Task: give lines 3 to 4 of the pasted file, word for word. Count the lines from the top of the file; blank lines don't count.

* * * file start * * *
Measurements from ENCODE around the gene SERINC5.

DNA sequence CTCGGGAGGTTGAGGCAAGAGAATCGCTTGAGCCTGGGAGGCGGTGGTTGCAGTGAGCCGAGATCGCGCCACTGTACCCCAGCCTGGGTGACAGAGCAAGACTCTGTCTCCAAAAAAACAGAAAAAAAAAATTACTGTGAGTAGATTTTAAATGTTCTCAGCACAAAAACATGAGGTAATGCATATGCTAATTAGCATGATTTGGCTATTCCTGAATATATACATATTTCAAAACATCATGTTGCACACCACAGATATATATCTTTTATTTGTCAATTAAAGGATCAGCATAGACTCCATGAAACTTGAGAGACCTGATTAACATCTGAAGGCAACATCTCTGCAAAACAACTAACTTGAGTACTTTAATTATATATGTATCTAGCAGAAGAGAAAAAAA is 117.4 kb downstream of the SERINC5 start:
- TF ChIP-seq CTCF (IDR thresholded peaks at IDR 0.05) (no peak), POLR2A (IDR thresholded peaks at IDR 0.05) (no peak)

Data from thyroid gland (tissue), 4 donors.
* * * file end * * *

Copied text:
- TF ChIP-seq CTCF (IDR thresholded peaks at IDR 0.05) (no peak), POLR2A (IDR thresholded peaks at IDR 0.05) (no peak)

Data from thyroid gland (tissue), 4 donors.